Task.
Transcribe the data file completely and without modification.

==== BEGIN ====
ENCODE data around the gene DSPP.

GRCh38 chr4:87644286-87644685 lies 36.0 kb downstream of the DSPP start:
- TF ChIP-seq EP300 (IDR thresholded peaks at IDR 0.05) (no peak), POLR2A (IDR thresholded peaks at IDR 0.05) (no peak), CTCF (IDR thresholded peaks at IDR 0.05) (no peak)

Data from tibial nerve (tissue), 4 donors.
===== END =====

ENCODE data around the gene DSPP.

GRCh38 chr4:87644286-87644685 lies 36.0 kb downstream of the DSPP start:
- TF ChIP-seq EP300 (IDR thresholded peaks at IDR 0.05) (no peak), POLR2A (IDR thresholded peaks at IDR 0.05) (no peak), CTCF (IDR thresholded peaks at IDR 0.05) (no peak)

Data from tibial nerve (tissue), 4 donors.